WIKIMEDIA, NISHIMASU ET AL.On April 15, 2014, the US Patent and Trademark Office (USPTO) awarded the first patent for use the CRISPR/Cas system to edit eukaryotic genomes to Feng Zhang of the Broad Institute and MIT. Originally a bacterial or archaeal defense system that uses viral DNA inserted into the genome (CRISPR) as a guide to cut the genomic material of invading viruses with a CRISPR-associated enzyme (Cas), researchers have found many ways to turn the system into a potent and quick way to edit specific genetic sequences. Although there are a handful of other CRISPR-related patents, covering everything from the system’s use in yogurt production to a potential treatment for Huntington’s disease, Zhang’s patent was the first to be granted that covers the technology itself as a platform for a wide array of applications.
However, a patent application filed by Jennifer Doudna of the University of California, Berkeley, and Emmanuelle Charpentier, currently at the Helmholtz Center for Infection Research in Germany, predates Zhang’s by seven months. Zhang’s was most likely granted first because he applied for a fast-track patent, which awarded his intellectual property (IP) six months after he applied. “I think without Zhang fast-tracking his application, the PTO would have flagged it for being in conflict with Doudna’s earlier application,” Jacob Sherkow of the New York Law School wrote in an e-mail to The Scientist. Had his application not been expedited, “we may have been living in a world where there were no issued CRISPR patents” until 2017, he added. The Doudna/Charpentier patent application, assigned to the University of California and the University of Vienna, claims much of the same technology as the Zhang patent, and could be read to cover genome-editing either solely in prokaryotes or in both prokaryotes and eukaryotes. “It’s hard to reconcile 100 percent of both of them,” said Sherkow.
With Zhang’s patent already on the books, the Doudna/Charpentier application may only be granted with significant revisions limiting its scope. Alternatively, the patent still under review could be granted, invalidating some of Zhang’s claims and upending his current advantage. A final “nuclear option” if the Doudna/Charpentier application is not granted, Sherkow said, would be a patent dispute in court that could potentially leave both parties empty-handed. He estimates it could be three to five years before the CRISPR IP landscape will be fully settled. In the meantime, researchers and companies are employing a variety of strategies to make use of the hot technology now.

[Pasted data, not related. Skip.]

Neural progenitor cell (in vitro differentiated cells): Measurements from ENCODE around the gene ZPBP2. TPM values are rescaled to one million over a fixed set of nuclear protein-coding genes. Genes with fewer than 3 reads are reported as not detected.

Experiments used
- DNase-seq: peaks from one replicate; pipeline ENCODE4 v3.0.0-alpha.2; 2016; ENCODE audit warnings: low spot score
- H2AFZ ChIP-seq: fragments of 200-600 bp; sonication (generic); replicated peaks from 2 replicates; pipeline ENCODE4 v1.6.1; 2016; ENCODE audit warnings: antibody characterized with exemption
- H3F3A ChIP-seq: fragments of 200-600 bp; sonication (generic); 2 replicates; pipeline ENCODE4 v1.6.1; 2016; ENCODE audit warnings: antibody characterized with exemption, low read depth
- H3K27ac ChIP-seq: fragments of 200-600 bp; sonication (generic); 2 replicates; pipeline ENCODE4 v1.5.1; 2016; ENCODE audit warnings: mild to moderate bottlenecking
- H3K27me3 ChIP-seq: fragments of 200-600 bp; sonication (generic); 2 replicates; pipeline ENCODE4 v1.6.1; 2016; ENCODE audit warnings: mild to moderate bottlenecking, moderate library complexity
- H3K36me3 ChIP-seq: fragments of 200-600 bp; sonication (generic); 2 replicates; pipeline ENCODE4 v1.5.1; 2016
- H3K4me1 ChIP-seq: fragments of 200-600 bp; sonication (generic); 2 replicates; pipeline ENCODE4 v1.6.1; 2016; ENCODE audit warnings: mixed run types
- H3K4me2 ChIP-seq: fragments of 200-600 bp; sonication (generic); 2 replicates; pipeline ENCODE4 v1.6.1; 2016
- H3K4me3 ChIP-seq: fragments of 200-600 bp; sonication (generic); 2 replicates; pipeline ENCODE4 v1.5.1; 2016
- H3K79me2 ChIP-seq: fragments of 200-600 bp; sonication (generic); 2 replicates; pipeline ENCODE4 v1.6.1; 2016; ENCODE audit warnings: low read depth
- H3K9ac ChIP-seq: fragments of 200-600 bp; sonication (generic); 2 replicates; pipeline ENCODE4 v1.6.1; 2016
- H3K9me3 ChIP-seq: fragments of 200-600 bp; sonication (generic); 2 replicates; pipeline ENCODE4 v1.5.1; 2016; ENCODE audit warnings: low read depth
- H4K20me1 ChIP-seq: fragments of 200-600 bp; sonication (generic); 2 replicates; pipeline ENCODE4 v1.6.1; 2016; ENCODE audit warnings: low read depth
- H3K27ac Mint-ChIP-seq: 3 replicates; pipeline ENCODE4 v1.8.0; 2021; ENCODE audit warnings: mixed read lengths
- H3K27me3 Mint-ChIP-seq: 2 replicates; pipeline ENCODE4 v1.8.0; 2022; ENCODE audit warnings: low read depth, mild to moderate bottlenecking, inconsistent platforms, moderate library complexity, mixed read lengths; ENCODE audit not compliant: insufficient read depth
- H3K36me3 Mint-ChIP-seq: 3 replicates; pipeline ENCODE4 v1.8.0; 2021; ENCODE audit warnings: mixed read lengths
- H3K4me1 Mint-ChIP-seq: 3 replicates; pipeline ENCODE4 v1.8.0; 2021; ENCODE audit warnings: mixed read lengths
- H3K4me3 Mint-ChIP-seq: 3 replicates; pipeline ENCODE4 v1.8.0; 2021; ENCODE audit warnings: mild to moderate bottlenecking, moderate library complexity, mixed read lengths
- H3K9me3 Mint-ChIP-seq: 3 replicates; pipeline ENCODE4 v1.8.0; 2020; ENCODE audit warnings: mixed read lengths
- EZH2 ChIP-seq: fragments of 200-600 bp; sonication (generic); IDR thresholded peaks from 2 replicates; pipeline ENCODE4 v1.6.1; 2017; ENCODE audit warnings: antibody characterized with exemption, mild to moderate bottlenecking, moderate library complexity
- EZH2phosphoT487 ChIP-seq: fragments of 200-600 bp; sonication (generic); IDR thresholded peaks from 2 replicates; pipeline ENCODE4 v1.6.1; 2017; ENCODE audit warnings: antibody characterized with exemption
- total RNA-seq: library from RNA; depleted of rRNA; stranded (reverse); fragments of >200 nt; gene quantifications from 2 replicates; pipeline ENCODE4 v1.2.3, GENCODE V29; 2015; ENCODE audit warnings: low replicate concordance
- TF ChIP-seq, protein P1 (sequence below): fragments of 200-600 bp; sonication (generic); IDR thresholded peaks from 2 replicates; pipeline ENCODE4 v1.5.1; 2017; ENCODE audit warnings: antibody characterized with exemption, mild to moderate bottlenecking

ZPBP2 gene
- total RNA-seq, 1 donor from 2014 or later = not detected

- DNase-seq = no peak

Taconic, a company that specializes in creating specialized rodent models for researchers, has licensed Zhang’s patent. Although the company’s rights under the license are quite broad, it plans only to edit the genomes of mouse and eventually rat models using CRISPR/Cas, said Taconic Vice President and General Counsel Gretchen Rice. Since May 2014, the company has offered researchers CRISPR-generated constitutive knockout and point-mutation knock-in mice, which take 12 weeks to deliver and cost one-third of what a traditional mouse generated by homologous recombination might, according to James Vitale, Taconic’s director of product management. As Taconic continues to develop CRISPR products, including CRISPR-edited rats, Rice said the firm is actively monitoring the status of other patent applications. “Our intention would be to get a license to any patent that issues,” she said.
Other companies, too, have decided not to wait. Horizon Discovery, a biotechnology company that makes genome-edited cell lines and animals, has licensed not only Zhang’s patent, but also a previous application from George Church at Harvard and, via ERS Genomics, Charpentier’s IP. “The ERS portfolio is more of a fundamental patent, and the Broad and Harvard IP are a little more application-specific,” said Eric Rhodes, Horizon’s chief technology officer. “We want to provide our customers with the feeling that when they’re purchasing reagents from us, that they really couldn’t have more comprehensive coverage right now than what we’ve got,” he added. Licensing patents that have yet to be granted can be difficult, however. “What finally gets granted is very often different from what that initial filing might have been,” Rhodes said.